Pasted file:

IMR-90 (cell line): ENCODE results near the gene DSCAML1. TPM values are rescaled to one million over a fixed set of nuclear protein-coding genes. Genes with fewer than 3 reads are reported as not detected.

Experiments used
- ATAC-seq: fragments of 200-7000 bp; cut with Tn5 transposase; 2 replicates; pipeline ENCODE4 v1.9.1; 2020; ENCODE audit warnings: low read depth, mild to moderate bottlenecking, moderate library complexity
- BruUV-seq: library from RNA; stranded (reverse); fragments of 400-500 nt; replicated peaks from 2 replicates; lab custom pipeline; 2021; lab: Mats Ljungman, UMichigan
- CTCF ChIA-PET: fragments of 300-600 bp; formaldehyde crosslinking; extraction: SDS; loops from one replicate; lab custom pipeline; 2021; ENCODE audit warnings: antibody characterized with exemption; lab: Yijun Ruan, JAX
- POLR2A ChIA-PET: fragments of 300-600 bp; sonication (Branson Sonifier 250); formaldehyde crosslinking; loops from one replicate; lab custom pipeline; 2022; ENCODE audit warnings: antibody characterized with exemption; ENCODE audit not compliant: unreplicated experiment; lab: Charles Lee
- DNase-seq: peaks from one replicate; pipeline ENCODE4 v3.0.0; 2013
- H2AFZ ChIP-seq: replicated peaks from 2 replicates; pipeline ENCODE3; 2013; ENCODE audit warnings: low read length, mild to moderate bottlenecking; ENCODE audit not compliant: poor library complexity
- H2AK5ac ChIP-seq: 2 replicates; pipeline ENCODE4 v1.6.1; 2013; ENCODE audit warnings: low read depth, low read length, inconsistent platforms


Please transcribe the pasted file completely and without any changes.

IMR-90 (cell line): ENCODE results near the gene DSCAML1. TPM values are rescaled to one million over a fixed set of nuclear protein-coding genes. Genes with fewer than 3 reads are reported as not detected.

Experiments used
- ATAC-seq: fragments of 200-7000 bp; cut with Tn5 transposase; 2 replicates; pipeline ENCODE4 v1.9.1; 2020; ENCODE audit warnings: low read depth, mild to moderate bottlenecking, moderate library complexity
- BruUV-seq: library from RNA; stranded (reverse); fragments of 400-500 nt; replicated peaks from 2 replicates; lab custom pipeline; 2021; lab: Mats Ljungman, UMichigan
- CTCF ChIA-PET: fragments of 300-600 bp; formaldehyde crosslinking; extraction: SDS; loops from one replicate; lab custom pipeline; 2021; ENCODE audit warnings: antibody characterized with exemption; lab: Yijun Ruan, JAX
- POLR2A ChIA-PET: fragments of 300-600 bp; sonication (Branson Sonifier 250); formaldehyde crosslinking; loops from one replicate; lab custom pipeline; 2022; ENCODE audit warnings: antibody characterized with exemption; ENCODE audit not compliant: unreplicated experiment; lab: Charles Lee
- DNase-seq: peaks from one replicate; pipeline ENCODE4 v3.0.0; 2013
- H2AFZ ChIP-seq: replicated peaks from 2 replicates; pipeline ENCODE3; 2013; ENCODE audit warnings: low read length, mild to moderate bottlenecking; ENCODE audit not compliant: poor library complexity
- H2AK5ac ChIP-seq: 2 replicates; pipeline ENCODE4 v1.6.1; 2013; ENCODE audit warnings: low read depth, low read length, inconsistent platforms